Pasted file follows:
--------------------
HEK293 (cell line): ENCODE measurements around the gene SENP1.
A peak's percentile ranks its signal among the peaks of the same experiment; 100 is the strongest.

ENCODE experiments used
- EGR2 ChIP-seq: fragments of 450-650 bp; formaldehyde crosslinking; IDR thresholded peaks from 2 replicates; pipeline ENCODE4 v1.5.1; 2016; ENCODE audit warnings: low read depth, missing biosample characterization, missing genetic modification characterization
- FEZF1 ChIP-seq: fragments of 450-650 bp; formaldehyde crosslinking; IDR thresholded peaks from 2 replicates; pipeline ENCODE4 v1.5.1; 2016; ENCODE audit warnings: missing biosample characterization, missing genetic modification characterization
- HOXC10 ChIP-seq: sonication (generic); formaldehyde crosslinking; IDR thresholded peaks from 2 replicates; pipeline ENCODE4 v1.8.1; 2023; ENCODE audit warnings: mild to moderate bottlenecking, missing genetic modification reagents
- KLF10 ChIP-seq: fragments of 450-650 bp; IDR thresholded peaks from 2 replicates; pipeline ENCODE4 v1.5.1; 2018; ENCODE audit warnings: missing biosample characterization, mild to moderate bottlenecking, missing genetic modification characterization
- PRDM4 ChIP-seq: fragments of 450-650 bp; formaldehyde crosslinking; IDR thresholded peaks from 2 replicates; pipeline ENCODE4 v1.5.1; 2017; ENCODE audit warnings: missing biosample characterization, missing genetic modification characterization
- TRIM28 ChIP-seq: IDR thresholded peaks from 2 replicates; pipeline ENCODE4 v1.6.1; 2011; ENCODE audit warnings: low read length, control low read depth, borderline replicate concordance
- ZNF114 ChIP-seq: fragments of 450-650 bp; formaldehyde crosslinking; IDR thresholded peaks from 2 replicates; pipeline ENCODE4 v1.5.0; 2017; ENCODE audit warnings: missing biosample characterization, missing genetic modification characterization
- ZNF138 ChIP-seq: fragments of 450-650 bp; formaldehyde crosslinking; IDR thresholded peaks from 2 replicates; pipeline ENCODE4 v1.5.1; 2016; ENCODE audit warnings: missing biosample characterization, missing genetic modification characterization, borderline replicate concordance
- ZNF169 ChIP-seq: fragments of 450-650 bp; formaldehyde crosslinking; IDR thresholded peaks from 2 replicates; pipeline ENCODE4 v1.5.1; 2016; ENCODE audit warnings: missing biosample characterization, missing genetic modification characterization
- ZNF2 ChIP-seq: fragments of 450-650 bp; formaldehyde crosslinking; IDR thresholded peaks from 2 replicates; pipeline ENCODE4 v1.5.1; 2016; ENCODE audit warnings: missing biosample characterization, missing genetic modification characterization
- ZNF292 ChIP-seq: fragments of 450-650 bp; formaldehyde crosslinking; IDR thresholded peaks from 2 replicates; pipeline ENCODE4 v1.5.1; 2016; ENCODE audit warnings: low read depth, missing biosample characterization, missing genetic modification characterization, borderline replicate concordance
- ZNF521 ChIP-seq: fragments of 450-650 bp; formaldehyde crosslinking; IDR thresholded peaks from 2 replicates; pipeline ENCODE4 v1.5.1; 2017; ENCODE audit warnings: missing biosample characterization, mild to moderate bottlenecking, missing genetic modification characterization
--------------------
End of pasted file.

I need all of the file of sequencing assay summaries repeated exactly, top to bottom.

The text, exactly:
HEK293 (cell line): ENCODE measurements around the gene SENP1.
A peak's percentile ranks its signal among the peaks of the same experiment; 100 is the strongest.

ENCODE experiments used
- EGR2 ChIP-seq: fragments of 450-650 bp; formaldehyde crosslinking; IDR thresholded peaks from 2 replicates; pipeline ENCODE4 v1.5.1; 2016; ENCODE audit warnings: low read depth, missing biosample characterization, missing genetic modification characterization
- FEZF1 ChIP-seq: fragments of 450-650 bp; formaldehyde crosslinking; IDR thresholded peaks from 2 replicates; pipeline ENCODE4 v1.5.1; 2016; ENCODE audit warnings: missing biosample characterization, missing genetic modification characterization
- HOXC10 ChIP-seq: sonication (generic); formaldehyde crosslinking; IDR thresholded peaks from 2 replicates; pipeline ENCODE4 v1.8.1; 2023; ENCODE audit warnings: mild to moderate bottlenecking, missing genetic modification reagents
- KLF10 ChIP-seq: fragments of 450-650 bp; IDR thresholded peaks from 2 replicates; pipeline ENCODE4 v1.5.1; 2018; ENCODE audit warnings: missing biosample characterization, mild to moderate bottlenecking, missing genetic modification characterization
- PRDM4 ChIP-seq: fragments of 450-650 bp; formaldehyde crosslinking; IDR thresholded peaks from 2 replicates; pipeline ENCODE4 v1.5.1; 2017; ENCODE audit warnings: missing biosample characterization, missing genetic modification characterization
- TRIM28 ChIP-seq: IDR thresholded peaks from 2 replicates; pipeline ENCODE4 v1.6.1; 2011; ENCODE audit warnings: low read length, control low read depth, borderline replicate concordance
- ZNF114 ChIP-seq: fragments of 450-650 bp; formaldehyde crosslinking; IDR thresholded peaks from 2 replicates; pipeline ENCODE4 v1.5.0; 2017; ENCODE audit warnings: missing biosample characterization, missing genetic modification characterization
- ZNF138 ChIP-seq: fragments of 450-650 bp; formaldehyde crosslinking; IDR thresholded peaks from 2 replicates; pipeline ENCODE4 v1.5.1; 2016; ENCODE audit warnings: missing biosample characterization, missing genetic modification characterization, borderline replicate concordance
- ZNF169 ChIP-seq: fragments of 450-650 bp; formaldehyde crosslinking; IDR thresholded peaks from 2 replicates; pipeline ENCODE4 v1.5.1; 2016; ENCODE audit warnings: missing biosample characterization, missing genetic modification characterization
- ZNF2 ChIP-seq: fragments of 450-650 bp; formaldehyde crosslinking; IDR thresholded peaks from 2 replicates; pipeline ENCODE4 v1.5.1; 2016; ENCODE audit warnings: missing biosample characterization, missing genetic modification characterization
- ZNF292 ChIP-seq: fragments of 450-650 bp; formaldehyde crosslinking; IDR thresholded peaks from 2 replicates; pipeline ENCODE4 v1.5.1; 2016; ENCODE audit warnings: low read depth, missing biosample characterization, missing genetic modification characterization, borderline replicate concordance
- ZNF521 ChIP-seq: fragments of 450-650 bp; formaldehyde crosslinking; IDR thresholded peaks from 2 replicates; pipeline ENCODE4 v1.5.1; 2017; ENCODE audit warnings: missing biosample characterization, mild to moderate bottlenecking, missing genetic modification characterization